Lists country, project name, project code used in this paper, main reference, number of plots we used, years we have vegetation data for, functions we used including years. Most of the raw data is openly available in various online repositories: Jena Experiment (http://jenaexperiment.uni-jena.de/index.php/data/), Biodiversity Exploratories (https://www.bexis.uni-jena.de/Login/Account.aspx), Cedar Creek (https://www.cedarcreek.umn.edu/research/data). Data from the Saale grasslands (Jena real world) were provided by Christiane Roscher and are currently not openly available. Aggregated datasets used for this study are now available online101.
Based on the PCA in Fig. 1a. Different shades of purple show Jena invasion communities across the years from 2003-2009. Orange and gray ellipses show 95% confidence intervals for Jena Experiment and combined real-world plots (but their communities are not plotted here), respectively. Note that while the points in different panels are from single years, the ellipses are fixed to the across-year comparison in Fig. 1a. The last panel shows the PCA factor loadings for the 12 vif-selected community properties (arrows scaled to improve visibility - “const=25” in R vegan “biplot” function87). Within six years of succession, the plant communities of Jena invasion plots fully “moved” into the core of the community property space defined by the combined real-world plots (German real world and Jena real world, respectively).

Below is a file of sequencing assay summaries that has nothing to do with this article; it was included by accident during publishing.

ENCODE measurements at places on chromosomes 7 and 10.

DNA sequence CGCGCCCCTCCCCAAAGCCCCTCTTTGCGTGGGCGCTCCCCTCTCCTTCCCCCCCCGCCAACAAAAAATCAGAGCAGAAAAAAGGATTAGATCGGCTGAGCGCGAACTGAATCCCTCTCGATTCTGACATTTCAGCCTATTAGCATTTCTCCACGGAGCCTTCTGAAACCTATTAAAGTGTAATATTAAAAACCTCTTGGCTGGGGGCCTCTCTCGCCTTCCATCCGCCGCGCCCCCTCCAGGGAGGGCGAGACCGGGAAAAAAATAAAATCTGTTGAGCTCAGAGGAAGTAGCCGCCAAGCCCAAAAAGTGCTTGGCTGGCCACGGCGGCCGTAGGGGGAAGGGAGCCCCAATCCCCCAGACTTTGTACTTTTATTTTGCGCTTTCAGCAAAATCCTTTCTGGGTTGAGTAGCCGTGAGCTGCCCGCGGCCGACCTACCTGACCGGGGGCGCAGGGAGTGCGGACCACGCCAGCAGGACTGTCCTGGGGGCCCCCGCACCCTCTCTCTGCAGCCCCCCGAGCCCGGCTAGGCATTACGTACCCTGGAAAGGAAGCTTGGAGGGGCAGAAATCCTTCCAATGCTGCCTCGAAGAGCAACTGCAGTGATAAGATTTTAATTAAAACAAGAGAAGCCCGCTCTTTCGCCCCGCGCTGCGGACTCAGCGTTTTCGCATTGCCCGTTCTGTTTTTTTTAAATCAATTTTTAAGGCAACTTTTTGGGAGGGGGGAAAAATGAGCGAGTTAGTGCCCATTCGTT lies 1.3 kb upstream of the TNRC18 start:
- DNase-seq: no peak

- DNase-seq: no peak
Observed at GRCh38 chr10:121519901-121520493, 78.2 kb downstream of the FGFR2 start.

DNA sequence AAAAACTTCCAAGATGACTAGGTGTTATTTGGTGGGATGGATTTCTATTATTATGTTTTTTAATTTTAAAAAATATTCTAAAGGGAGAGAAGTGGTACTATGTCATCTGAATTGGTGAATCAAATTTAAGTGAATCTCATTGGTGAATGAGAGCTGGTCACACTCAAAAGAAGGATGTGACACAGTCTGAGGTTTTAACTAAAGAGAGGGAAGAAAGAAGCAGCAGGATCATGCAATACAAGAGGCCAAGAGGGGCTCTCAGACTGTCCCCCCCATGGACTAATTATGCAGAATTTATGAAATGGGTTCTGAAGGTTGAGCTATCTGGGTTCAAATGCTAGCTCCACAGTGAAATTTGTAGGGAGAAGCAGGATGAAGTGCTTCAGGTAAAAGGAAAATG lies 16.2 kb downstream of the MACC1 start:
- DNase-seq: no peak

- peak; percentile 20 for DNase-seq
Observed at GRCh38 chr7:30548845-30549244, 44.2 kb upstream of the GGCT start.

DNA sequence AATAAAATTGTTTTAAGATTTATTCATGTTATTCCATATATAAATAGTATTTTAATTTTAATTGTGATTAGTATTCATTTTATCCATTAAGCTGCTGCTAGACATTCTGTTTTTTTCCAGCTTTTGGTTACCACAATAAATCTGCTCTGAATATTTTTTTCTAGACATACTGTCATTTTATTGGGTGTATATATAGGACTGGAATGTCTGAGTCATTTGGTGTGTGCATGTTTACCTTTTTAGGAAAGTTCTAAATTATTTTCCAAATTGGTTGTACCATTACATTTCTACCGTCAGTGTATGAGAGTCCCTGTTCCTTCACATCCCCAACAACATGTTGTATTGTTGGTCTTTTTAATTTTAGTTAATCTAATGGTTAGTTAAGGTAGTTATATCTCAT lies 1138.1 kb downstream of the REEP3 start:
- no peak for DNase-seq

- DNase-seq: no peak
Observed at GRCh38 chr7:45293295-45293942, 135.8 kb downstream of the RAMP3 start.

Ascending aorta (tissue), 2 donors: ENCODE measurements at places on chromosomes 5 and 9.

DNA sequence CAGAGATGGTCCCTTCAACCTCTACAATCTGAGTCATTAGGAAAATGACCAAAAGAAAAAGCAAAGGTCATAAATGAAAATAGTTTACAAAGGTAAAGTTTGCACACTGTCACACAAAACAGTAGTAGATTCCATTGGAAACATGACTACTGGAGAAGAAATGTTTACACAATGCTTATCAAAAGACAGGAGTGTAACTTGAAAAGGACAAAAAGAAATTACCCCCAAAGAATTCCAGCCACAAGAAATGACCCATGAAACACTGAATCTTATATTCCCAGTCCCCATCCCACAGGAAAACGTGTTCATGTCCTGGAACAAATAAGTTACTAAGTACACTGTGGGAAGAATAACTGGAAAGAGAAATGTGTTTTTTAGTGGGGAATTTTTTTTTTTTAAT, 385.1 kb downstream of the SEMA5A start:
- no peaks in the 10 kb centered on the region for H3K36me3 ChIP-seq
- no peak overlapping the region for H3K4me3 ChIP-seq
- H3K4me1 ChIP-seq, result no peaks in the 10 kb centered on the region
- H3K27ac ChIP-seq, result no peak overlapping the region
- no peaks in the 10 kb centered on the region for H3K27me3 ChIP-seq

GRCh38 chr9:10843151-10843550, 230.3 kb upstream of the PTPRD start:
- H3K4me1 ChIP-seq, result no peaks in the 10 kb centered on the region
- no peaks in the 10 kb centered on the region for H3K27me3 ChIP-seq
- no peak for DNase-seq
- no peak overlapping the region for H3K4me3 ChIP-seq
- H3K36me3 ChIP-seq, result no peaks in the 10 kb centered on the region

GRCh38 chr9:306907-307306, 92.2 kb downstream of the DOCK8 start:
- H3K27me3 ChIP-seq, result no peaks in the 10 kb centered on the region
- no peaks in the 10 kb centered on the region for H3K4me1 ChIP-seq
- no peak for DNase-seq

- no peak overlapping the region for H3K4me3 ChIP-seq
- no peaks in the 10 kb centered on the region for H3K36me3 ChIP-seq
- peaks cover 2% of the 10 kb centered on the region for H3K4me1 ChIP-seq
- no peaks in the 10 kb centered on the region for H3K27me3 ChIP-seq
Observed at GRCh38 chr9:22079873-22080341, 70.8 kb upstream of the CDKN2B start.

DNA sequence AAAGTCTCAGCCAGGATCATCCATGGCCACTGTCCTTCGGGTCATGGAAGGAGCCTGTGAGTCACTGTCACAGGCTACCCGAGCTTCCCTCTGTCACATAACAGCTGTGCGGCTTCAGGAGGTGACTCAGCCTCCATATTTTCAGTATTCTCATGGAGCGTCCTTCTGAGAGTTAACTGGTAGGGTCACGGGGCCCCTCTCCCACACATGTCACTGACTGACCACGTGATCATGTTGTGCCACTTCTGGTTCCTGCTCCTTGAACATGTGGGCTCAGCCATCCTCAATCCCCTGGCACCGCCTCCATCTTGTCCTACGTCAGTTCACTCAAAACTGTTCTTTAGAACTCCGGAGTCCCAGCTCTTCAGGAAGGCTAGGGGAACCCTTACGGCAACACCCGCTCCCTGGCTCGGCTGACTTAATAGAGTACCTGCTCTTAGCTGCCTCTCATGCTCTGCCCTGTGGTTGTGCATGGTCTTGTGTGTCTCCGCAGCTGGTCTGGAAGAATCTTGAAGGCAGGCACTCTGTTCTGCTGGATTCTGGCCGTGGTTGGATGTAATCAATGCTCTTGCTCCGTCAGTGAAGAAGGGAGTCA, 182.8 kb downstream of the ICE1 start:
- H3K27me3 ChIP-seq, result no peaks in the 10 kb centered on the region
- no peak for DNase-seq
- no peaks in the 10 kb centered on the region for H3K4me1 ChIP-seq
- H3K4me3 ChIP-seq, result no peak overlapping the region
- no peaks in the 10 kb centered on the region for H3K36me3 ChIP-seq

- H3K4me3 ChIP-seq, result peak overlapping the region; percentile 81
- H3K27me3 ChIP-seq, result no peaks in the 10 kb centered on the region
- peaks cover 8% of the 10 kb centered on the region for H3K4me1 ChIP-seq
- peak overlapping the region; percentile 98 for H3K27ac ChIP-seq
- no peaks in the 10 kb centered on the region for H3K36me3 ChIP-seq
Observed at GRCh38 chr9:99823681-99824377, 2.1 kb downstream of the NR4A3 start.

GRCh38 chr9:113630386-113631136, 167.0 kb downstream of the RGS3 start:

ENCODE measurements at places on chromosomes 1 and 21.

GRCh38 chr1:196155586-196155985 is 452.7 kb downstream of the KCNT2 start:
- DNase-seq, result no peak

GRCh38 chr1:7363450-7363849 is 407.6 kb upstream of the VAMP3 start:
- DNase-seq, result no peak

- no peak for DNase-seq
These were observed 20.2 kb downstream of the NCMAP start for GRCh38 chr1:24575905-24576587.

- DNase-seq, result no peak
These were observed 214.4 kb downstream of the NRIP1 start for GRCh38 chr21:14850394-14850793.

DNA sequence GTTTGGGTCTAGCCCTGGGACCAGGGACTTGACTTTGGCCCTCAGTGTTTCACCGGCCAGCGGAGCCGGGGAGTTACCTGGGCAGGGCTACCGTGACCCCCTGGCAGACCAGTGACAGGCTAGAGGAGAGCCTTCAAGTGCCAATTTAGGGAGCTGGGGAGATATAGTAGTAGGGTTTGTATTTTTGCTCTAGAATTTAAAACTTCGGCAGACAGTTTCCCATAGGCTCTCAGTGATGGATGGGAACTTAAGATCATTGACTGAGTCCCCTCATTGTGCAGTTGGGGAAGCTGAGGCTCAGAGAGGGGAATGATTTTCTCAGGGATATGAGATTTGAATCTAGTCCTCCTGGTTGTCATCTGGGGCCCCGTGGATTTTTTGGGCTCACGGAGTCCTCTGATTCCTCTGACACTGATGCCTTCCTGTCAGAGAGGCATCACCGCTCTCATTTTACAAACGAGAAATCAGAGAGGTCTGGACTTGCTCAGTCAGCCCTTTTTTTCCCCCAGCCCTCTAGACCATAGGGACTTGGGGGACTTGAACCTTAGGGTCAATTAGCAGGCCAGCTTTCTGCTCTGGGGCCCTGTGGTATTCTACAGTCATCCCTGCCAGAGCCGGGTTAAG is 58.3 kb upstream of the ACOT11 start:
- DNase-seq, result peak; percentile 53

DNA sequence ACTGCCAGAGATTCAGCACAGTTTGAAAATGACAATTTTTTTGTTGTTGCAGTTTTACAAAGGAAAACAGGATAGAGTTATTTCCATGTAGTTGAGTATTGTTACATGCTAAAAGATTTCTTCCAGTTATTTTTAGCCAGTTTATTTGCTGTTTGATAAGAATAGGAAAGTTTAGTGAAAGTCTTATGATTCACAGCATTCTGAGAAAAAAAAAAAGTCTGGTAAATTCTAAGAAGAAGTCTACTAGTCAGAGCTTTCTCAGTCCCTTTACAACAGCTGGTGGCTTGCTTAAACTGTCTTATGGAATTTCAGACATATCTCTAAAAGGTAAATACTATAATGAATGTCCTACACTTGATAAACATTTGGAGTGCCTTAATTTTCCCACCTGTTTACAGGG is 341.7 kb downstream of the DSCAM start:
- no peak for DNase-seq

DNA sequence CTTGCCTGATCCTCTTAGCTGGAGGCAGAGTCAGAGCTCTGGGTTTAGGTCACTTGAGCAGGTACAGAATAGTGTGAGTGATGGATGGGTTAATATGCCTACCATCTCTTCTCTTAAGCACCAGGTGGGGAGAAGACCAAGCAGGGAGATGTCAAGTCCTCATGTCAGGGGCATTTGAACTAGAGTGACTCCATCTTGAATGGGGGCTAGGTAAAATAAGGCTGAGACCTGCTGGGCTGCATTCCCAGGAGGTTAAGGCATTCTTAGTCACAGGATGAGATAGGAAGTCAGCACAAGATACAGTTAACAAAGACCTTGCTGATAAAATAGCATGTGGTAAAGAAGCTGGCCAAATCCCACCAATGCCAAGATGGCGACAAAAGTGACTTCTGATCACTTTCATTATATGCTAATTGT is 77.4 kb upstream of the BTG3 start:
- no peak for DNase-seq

Experimental (E, Jena Experiment, strong orange, 82 plots), unrealistic experimental (unreal., intermediate orange, 59 plots), selected realistic experimental (real., weak orange, 23 plots) and combined real-world plots (German real world, Jena real world, gray, 164 plots), all averaged across years per plot. Combination of boxplot and rotated kernel density plot (R package “vioplot”51). Realistic plots were calculated based on the 12 vif-selected community properties and the convex hull volume method. Units: leaf area (mm²), leaf dry mass (mg), leaf dry matter content (LDMC, g/g), leaf nitrogen concentration (leaf N, mg/g), leaf phosphorus concentration (leaf P, mg/g), plant height (m), specific leaf area (SLA, mm²/mg) and seed mass (dry mass in mg). Other community properties are dimensionless.